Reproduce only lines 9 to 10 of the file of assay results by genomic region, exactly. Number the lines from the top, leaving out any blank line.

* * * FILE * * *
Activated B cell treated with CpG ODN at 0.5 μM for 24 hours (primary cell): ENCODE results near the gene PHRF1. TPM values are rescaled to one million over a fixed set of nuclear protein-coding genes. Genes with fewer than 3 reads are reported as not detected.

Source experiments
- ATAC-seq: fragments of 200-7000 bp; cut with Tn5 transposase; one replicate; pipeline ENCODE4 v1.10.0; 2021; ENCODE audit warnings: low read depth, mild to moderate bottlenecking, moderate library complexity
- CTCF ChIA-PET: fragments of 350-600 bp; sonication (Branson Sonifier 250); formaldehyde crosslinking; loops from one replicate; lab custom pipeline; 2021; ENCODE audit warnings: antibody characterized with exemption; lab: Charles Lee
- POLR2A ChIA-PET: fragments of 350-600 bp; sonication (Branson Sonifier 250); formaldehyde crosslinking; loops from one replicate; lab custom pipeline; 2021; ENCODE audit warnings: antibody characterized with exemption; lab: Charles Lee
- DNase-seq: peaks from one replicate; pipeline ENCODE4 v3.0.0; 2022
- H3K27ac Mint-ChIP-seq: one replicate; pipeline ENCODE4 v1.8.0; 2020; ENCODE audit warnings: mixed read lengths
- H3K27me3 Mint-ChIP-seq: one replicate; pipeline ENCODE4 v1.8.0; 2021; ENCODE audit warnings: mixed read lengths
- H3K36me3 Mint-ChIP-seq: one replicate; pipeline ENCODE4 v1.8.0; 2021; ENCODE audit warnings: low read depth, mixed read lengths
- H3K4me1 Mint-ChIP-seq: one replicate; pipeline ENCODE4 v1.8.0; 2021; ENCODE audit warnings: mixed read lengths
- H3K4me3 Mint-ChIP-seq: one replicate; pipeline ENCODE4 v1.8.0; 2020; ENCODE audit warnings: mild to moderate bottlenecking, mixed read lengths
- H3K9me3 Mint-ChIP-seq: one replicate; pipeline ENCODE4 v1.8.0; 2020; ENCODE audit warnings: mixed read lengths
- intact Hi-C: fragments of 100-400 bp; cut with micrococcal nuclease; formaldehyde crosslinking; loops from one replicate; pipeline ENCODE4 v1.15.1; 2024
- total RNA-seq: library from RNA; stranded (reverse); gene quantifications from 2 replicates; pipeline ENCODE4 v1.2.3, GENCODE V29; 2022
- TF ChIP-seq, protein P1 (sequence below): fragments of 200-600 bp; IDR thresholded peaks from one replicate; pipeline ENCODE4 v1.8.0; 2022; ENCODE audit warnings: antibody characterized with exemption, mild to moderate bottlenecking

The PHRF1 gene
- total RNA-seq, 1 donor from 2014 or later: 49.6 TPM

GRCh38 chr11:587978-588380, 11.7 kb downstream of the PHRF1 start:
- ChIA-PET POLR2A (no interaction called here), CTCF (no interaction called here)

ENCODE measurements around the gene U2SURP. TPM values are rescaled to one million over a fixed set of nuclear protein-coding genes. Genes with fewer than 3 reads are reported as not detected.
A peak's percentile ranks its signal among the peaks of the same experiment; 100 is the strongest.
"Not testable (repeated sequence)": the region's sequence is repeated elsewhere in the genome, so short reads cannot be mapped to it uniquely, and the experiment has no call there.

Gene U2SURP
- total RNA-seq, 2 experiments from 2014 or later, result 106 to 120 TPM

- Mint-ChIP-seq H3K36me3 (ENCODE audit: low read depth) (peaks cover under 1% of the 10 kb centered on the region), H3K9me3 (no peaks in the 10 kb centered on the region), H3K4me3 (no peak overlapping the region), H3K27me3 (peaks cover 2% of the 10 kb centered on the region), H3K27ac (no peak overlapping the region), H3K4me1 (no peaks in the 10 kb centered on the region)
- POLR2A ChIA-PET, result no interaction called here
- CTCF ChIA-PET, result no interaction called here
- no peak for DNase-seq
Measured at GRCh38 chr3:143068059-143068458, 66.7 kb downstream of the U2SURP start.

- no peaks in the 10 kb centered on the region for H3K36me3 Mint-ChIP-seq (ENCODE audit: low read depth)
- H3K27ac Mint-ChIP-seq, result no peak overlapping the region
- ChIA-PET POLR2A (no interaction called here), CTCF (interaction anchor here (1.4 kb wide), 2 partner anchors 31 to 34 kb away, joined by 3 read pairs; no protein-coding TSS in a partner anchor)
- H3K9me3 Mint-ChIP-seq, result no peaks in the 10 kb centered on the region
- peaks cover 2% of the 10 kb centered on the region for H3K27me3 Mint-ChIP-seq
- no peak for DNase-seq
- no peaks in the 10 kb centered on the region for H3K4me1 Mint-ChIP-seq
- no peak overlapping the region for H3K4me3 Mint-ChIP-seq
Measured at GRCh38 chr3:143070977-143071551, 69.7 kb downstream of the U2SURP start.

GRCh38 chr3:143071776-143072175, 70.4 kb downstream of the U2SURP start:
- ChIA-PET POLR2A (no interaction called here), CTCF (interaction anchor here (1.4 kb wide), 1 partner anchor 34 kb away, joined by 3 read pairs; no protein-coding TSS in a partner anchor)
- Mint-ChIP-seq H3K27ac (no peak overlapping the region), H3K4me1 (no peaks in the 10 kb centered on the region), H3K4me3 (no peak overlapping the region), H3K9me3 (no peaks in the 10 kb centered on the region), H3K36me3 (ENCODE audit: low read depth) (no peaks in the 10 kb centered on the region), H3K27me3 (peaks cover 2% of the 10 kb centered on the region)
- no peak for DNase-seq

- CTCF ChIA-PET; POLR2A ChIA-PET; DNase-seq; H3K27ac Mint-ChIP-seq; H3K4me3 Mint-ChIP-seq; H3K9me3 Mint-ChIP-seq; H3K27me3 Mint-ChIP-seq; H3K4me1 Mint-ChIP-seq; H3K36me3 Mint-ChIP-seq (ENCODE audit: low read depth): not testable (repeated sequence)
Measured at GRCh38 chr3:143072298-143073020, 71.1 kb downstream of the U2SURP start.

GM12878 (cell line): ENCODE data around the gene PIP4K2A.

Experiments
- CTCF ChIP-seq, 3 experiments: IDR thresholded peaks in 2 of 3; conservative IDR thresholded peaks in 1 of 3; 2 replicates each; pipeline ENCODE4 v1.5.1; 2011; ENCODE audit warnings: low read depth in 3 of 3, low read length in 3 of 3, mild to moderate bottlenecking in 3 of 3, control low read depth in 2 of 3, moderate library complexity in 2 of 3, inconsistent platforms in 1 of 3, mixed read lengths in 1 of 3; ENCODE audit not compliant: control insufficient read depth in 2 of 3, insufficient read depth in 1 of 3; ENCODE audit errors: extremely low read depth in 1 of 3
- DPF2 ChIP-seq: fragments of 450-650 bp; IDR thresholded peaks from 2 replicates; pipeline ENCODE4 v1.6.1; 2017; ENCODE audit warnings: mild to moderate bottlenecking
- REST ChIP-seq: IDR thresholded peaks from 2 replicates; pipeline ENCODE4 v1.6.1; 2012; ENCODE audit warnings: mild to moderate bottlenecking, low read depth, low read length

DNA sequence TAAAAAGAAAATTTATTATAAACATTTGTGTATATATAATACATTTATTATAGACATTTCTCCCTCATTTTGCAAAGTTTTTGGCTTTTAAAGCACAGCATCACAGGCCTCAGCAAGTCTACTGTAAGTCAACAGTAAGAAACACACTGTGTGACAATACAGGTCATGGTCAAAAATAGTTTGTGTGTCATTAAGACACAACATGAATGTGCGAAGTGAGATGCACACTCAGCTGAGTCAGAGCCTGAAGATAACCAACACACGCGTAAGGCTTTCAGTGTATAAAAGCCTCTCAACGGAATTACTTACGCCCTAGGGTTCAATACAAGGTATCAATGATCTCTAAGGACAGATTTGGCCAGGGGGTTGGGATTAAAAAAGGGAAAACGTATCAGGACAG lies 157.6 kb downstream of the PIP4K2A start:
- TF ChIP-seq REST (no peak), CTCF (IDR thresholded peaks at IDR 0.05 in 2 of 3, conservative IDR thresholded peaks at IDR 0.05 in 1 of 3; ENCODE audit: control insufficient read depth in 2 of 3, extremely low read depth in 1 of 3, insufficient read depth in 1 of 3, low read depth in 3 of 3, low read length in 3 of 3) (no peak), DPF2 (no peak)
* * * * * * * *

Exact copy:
- H3K36me3 Mint-ChIP-seq: one replicate; pipeline ENCODE4 v1.8.0; 2021; ENCODE audit warnings: low read depth, mixed read lengths
- H3K4me1 Mint-ChIP-seq: one replicate; pipeline ENCODE4 v1.8.0; 2021; ENCODE audit warnings: mixed read lengths